John moves on from his celebration of our status as the children of God to discuss the ramifications of that status. This passage on first reading appears to set a standard of perfection for the believer that is hard to reconcile with John’s statements about sin at the end of Chapter 1. How can we not sin and at the same time be called liars when we claim we do not sin? And regardless of what we claim, how can we live lives without sin? It must be that John wants us to understand a different meaning than what comes across on the surface. We know we sin and John knows we sin – that we sin does not mean we are not followers of Christ. So John’s discussion of the overall character of the Christian does not set a standard of perfection; however, it in some ways sets an equally challenging and sobering bar for the believer to measure up to.
Note the symmetry in this text:
|Statement||Everyone who practices sin also practices lawlessness||The one who practices sin is of the devil|
|Reason for statement||Sin is lawlessness||The devil has sinned from the beginning|
|Why this cannot be
true of a Christian
|Christ appeared in order to take away sins||The Son of God appeared to destroy the works of the devil|
|Outcome||No one who abides in Him sins||No one who is born of God practices sin|
John states what seems obvious – sin is lawlessness. This almost seems redundant. But his point is this: sin is not just bad – it is a violation of God’s law. It is rebellion against God’s law. And rebellion against God’s law is rebellion against God. The one who sins effectively says, “I do not care about God’s commands – I want to do this right now because it pleases me. Nothing else matters.” He violates God’s law and so rebels against God Himself. His rebellion is a rejection of God. Rejecting God ends in eternal damnation. Sin is serious.
The struggle to trust in the Lord, rest in His rule, and faithfully do His will is what sin is all about. You see, every act of disobedience, whether subtle and secret or public and arrogant, is a direct challenge to the sovereign rule of God. Every time I step outside of the boundaries of TRUST and OBEY, I call into question God’s power, wisdom, and rule. (Paul David Tripp, Lost in the Middle; 45.)
Everyone who practices sin compares to everyone who practices righteousness in 2:29. In both cases, the term ‘practice’ carries with it the sense of being ongoing or continual. This is not about periodic or isolated acts – it is what characterizes the person. Those who practice sin are in the ongoing habit of sinning – those who practice righteousness are in the ongoing habit of doing what is right. It does not mean they exclusively sin or they always do what is right – it describes what typifies their lives.
In verse 5 John points out why the Christian cannot be one who practices sin. Christ came for the very purpose of taking away sins. His death erased the penalty for and the power of sin. He was able to do this because in Him there is no sin (note the present tense – Jesus was perfect during his life on earth and is perfect in His eternal state). Paul says in Titus 2:14 that Jesus gave Himself for us, that He might redeem us from every lawless deed and purify for Himself a people for His own possession, zealous for good deeds. Jesus did not die only to justify us but also to purify us – He defeated the power of sin such that we can live righteous lives. Thus the one who practices sin shows by his practice that he is not one of the redeemed.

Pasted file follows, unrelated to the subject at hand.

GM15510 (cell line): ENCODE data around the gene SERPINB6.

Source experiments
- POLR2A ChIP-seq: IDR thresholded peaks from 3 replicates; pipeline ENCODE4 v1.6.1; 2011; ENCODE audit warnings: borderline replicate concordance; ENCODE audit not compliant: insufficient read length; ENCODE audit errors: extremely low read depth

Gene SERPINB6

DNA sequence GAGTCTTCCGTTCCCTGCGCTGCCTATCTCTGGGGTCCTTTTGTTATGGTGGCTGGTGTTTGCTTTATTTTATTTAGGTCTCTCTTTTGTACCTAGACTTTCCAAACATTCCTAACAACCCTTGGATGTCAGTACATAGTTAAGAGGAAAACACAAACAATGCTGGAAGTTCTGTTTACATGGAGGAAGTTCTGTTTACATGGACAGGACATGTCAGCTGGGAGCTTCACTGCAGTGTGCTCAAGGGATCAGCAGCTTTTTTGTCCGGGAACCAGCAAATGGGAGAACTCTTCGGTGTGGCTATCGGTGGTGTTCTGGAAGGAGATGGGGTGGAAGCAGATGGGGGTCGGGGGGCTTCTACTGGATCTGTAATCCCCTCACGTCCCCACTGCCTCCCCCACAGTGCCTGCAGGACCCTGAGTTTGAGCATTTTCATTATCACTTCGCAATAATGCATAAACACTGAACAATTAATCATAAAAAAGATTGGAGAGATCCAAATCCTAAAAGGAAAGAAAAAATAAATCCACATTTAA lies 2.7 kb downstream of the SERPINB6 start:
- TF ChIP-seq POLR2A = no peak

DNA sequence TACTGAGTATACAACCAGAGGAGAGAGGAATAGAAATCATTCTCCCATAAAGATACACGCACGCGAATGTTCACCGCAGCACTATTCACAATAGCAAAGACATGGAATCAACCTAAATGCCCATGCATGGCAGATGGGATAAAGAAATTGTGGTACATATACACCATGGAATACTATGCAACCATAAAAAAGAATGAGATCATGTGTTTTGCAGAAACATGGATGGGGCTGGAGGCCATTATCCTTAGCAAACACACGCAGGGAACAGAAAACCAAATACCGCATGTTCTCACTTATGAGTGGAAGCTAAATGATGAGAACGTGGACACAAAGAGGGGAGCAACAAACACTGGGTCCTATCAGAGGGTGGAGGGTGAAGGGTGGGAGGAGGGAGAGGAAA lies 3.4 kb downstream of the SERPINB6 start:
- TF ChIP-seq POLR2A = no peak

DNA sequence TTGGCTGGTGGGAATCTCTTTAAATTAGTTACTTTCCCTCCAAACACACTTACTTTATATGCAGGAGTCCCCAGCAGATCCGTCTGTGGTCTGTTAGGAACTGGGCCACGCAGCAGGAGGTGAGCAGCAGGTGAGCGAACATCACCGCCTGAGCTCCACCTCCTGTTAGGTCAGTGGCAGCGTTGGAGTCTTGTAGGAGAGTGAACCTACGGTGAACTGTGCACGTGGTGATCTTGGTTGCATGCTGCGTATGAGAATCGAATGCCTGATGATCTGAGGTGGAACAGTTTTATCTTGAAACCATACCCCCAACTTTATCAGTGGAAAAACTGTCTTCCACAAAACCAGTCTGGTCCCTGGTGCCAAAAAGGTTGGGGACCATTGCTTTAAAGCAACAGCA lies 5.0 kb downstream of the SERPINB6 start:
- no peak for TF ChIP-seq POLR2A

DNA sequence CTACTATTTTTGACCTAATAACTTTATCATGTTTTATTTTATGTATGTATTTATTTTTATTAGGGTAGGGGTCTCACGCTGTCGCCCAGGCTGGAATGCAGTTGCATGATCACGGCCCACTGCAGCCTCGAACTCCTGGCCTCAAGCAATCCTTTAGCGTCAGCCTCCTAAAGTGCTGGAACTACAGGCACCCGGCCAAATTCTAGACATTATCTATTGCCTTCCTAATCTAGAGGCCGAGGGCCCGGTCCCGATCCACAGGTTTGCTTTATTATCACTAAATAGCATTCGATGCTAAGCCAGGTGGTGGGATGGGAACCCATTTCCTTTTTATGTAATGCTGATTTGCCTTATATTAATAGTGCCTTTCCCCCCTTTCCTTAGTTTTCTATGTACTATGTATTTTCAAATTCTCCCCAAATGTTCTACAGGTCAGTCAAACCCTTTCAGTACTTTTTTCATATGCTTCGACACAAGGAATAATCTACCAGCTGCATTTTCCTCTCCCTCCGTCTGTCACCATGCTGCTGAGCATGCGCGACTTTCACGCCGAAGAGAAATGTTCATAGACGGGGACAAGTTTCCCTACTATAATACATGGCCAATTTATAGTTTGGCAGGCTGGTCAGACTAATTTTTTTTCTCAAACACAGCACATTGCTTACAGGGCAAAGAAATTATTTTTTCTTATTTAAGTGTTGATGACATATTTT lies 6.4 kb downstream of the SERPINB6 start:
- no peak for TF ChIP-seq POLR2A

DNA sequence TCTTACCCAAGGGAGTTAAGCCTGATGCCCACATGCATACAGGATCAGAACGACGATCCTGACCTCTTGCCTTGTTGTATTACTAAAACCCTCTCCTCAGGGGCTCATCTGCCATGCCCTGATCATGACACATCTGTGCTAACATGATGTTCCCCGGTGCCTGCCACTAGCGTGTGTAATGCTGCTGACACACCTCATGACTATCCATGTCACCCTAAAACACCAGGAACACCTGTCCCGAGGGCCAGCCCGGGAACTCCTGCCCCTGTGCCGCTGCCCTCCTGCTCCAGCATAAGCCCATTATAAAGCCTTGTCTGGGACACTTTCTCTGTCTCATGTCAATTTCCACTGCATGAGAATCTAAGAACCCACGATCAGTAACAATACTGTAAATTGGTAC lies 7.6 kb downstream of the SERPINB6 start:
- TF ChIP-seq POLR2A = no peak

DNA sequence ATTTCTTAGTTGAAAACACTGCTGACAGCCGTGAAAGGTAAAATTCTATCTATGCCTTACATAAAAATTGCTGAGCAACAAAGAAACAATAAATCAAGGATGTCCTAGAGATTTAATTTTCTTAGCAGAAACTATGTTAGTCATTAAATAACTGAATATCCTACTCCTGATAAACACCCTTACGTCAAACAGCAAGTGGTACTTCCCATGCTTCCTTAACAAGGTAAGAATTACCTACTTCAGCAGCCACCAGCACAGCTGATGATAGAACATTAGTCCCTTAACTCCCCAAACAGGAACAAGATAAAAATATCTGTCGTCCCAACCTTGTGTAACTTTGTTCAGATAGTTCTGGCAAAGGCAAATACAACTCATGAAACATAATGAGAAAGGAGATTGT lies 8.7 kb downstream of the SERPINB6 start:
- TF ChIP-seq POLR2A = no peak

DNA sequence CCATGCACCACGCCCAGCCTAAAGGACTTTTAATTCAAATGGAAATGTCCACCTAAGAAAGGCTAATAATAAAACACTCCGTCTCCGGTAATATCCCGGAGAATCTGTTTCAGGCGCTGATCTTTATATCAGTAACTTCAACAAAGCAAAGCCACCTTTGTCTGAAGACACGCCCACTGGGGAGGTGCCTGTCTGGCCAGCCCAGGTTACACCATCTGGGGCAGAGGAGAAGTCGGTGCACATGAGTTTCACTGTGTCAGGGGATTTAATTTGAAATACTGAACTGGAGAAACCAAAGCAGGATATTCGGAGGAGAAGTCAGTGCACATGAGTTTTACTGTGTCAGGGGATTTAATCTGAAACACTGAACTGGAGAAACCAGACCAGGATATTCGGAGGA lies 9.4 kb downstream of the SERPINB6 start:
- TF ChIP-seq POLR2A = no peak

Verse 6 is the logical outcome of verse 5. Jesus does not sin and in Him there is no sin. So those who abide in Him – live in Him and have His Spirit in them – do not sin. Those who sin – whose lives are characterized by ongoing sin – have not seen Him and do not know Him. The ones who can continue in sin do not know what it means to commune with Him. They have not seen Him – they have no experience with Him. They do not know Him – they have no relationship with Him. They live as if He does not exist and did not defeat sin – His actions have no effect on them. Only those who abide in Him see Him and know Him (III John 11). And they do not sin.
His concluding statement of this section is similar to 2:29. He has said that those who practice righteousness are born of Him. Now he says that those who practice righteousness are righteous – just as Christ is righteous. This only makes sense. Someone who is born of God acts righteously as the Son of God does – who is also begotten of God.
He again – like 2:29 – states this in an interesting way. Instead of saying the righteous will practice righteousness, he says those who practice righteousness are righteous. As in 2:29 he seems to be speaking to identity. He wants his followers to be able to identify the true believers and not be misled by the lies of the heretics. Apparently those who have broken away say that personal righteousness is not important and is no basis for proof of belief.
Sin is lawlessness – rebellion against God. And the father of lawlessness is the one who first rebelled against God – Satan. Thus the one who practices sin is of the devil because the devil has sinned from the beginning. Satan introduced sin into the world and those who practice sin identify with him. Just like those who practice righteousness show by their righteousness that they are born of God and abide in Him, so do those who practice sin show by their sinning that they abide in the father of sin (John 8:42-47) – the one who has sinned from the beginning.